Nintendo Direct Mini is everything wrong with game showcases
What if you just ... skip to the end?
On Tuesday morning, Nintendo hosted a Direct Mini to focus on games from third-party partners. While most Nintendo Directs deliver exciting reveals that highlight wonderful games, the Direct Mini was a disappointing departure. In fact, the Direct Mini format takes all the fun out of game reveals. With June having been filled with a plethora of monotonous showcases like Summer Game Fest and the Xbox Bethesda Showcase, this lackluster addition from Nintendo was a stumble from the company that pioneered the digital showcase. Here’s why the company should avoid making this mistake again.
Big reveals lose their sparkle
The biggest news to come out of the Direct Mini was that after an excruciatingly long wait, several beloved Persona games were finally coming to the Nintendo Switch. After Xbox revealed Persona 3 Portable, Persona 4 Golden, and Persona 5 Royal would all arrive on Xbox Game Pass starting in October, we all began to wonder why publisher Atlus wasn’t doing the same for the Switch. (Let’s be real, it is the perfect platform for a Persona game!) The Direct Mini ended with the announcement that these games would indeed be ported to Switch, also starting in October.
Despite the fact that the news was the very last item on the Direct Mini itinerary, many gamers learned of the news elsewhere first — mainly because rather than broadcast the Direct Mini live, the video was dumped in its entirety onto YouTube. I saw a tweet with the announcement before I could even open the event itself! Instead of the live presentation format that most Directs follow, Nintendo opted to upload the entire Direct Mini as a single video on its YouTube. Instead of a well-paced build-up to an anticipated reveal, this was a race to see who could skip to the end fastest and discover the “one last thing” of this showcase.
This ability to search out the show-stopping reveals another key issue. Indies suffer when they are given their time in the spotlight.
Small games get skipped over
If someone immediately jumps to the last reveal in a showcase and feels like they saw what they wanted to see, they won’t go back to watch the rest of the showcase. This is because of fan expectation versus what a Direct actually provides. The typical setup for any showcase is that fans are waiting for one or two major reveals. In the traditional live stream format of a Direct, placing these reveals at the end of the showcase gives audiences a reason to sit through all the other game trailers. You might come for Persona, but while waiting for that reveal, you could discover a new indie that sparks your interest.
During the 25-minute Direct Mini, 24 games were shown off. Of the 21 non-Persona games at the conference, there were some delightful surprises. Return to Monkey Island, the new entry in the classic LucasArts point-and-click series, is coming first to Nintendo Switch later this year. The developers of Sayonara Wild Hearts revealed their next game Lorelie and the Laser Eyes, which is described as a “modern take on puzzle adventure games.” Gearbox is also publishing Blanc, a charming monochromatic puzzle game that stars a fawn and a wolf cub.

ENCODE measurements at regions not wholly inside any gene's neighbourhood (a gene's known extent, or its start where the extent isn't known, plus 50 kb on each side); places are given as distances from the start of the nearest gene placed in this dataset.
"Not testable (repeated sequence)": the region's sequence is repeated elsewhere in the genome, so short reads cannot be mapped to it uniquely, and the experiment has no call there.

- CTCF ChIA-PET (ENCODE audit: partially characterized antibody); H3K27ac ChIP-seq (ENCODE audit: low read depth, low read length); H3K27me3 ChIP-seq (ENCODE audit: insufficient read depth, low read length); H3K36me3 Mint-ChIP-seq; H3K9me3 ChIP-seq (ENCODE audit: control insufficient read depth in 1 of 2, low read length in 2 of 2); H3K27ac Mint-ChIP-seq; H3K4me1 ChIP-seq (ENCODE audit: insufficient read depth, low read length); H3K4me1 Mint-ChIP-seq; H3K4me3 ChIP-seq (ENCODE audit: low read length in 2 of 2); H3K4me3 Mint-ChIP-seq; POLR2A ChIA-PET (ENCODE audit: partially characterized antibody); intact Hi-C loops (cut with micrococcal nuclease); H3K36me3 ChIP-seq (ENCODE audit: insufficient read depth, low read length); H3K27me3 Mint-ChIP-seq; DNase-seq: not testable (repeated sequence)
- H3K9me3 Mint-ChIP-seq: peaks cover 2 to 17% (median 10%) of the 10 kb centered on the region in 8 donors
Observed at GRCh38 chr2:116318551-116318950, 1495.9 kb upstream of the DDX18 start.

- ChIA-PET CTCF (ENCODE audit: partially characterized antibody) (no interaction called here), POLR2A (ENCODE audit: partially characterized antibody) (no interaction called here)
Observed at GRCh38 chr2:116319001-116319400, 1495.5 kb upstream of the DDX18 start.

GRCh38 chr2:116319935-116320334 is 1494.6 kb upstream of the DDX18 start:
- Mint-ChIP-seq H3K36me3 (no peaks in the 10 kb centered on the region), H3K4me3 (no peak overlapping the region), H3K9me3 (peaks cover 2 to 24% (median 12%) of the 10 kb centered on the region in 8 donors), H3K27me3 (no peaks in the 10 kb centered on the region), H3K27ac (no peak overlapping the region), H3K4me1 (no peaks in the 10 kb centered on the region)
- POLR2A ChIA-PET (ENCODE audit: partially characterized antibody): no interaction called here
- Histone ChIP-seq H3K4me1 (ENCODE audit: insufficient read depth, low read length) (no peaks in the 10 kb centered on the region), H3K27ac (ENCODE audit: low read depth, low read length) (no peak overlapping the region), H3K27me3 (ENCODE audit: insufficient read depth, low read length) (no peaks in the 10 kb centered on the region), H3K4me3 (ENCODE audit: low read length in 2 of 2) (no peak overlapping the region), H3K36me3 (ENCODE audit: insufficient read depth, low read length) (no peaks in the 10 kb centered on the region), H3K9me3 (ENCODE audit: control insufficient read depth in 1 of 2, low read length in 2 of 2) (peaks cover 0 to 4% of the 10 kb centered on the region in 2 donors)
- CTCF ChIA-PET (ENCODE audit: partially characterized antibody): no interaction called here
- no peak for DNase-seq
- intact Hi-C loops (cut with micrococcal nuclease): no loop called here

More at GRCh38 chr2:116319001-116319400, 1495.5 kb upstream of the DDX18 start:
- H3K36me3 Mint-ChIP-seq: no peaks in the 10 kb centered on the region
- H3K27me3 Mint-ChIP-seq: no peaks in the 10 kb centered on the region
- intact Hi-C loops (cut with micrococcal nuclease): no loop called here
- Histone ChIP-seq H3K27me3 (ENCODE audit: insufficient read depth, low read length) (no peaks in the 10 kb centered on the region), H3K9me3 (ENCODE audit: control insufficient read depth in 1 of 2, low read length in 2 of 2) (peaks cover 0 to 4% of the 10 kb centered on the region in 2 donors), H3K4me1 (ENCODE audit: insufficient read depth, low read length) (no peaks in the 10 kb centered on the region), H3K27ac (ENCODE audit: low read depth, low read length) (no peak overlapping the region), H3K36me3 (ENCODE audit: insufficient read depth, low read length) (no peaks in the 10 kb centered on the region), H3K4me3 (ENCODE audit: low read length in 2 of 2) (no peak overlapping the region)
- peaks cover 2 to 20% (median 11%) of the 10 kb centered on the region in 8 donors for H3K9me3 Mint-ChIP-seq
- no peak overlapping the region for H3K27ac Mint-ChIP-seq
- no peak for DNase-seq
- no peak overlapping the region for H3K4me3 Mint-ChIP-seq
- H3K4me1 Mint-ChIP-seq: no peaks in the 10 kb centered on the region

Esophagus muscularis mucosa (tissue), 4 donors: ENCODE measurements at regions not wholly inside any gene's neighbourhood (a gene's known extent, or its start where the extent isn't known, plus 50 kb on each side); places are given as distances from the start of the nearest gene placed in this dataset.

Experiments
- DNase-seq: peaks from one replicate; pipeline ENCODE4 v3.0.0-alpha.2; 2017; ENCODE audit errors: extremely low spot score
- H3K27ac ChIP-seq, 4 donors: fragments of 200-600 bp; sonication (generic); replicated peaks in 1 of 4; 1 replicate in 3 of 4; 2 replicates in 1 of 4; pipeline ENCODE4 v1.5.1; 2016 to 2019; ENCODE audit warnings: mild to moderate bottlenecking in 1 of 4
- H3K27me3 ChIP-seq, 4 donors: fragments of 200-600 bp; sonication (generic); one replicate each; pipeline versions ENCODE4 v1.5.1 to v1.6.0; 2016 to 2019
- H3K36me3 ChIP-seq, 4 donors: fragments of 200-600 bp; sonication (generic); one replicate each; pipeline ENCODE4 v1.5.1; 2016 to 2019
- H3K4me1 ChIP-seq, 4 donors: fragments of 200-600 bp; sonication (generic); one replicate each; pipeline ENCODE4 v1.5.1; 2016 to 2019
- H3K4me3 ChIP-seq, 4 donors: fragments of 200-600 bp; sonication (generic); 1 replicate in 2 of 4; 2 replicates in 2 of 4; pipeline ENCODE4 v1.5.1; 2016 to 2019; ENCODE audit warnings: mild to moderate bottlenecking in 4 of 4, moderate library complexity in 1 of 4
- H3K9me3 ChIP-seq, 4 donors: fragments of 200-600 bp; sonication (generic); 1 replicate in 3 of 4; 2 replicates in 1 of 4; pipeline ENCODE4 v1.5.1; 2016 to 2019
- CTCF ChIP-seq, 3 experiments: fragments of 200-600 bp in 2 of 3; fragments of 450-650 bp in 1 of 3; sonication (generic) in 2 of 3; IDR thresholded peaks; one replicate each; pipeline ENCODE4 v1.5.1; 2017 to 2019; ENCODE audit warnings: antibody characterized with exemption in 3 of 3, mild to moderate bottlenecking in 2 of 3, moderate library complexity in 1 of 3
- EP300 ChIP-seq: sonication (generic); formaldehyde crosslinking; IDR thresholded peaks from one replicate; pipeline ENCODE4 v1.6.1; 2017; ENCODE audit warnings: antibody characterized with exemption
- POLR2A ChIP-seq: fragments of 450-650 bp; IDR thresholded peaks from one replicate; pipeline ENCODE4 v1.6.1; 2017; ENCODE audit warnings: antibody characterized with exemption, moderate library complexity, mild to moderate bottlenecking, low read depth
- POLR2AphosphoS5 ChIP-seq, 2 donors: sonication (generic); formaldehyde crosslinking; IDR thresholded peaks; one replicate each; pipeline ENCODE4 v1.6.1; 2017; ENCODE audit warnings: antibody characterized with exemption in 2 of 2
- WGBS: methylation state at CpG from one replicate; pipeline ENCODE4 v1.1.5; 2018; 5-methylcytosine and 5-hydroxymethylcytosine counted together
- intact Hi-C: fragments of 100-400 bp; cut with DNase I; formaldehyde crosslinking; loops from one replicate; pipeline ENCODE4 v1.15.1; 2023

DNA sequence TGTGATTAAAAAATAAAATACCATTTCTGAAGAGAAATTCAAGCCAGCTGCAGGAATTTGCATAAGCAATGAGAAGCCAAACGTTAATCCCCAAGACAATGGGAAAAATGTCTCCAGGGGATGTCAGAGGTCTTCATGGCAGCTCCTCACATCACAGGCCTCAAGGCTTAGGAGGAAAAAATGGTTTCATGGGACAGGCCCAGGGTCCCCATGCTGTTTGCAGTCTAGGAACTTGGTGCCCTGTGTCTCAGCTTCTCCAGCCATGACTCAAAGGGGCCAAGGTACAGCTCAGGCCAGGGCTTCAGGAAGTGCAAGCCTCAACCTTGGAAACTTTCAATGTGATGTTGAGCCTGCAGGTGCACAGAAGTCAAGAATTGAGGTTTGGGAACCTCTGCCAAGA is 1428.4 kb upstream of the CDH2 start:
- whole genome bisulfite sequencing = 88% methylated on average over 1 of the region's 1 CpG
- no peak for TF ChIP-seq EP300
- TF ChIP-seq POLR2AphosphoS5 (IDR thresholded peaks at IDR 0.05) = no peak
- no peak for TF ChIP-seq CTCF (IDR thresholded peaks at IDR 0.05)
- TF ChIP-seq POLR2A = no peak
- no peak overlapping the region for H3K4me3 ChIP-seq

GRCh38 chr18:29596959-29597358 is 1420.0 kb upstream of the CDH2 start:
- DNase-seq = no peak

The list goes on and on. There were a lot of solid announcements hidden within this Direct Mini, but for fans looking for one specific reveal, there is no reason to stick around beyond scrubbing to the end, seeing the Persona logo, and closing the tab.
A showcase with only trailers is just boring
There is nothing worse than sitting in front of my computer screen for any period of time watching a parade of uninterrupted trailers. Beyond making me personally want to fall asleep, it doesn’t help any game stand out as they all blur together. Smaller showcases like Day of the Devs have carved out a space for themselves by not only showing off amazing games through trailers but also by breaking up these trailers with talks from the developers.
By giving audiences a way to digest a trailer fully before moving on to the title, there is a higher likelihood that more games will stick in the viewer's mind. Nintendo Directs typically have this show-and-tell structure. The last big Nintendo Direct was in February and showed off 30 games over the course of 40 minutes. Overall, each game had more time at the Direct, and the show incorporated trailers along with a voice-over talking through most games.
The Direct Mini, however, was wall-to-wall trailers with nothing to break up the monotony.
Nintendo’s decision to release the Direct Mini as an uploaded video full of nothing but trailers encapsulates everything wrong with game showcases. Without any meaningful reason to sit through an entire livestream, most people either skip to the big reveal at the end or get all the information they want from people who speedily scrubbed through the showcase and could list out each announcement. In the end, this event was a blunder for the company instead of a refreshing break from the myriad of similar bland showcases earlier this month.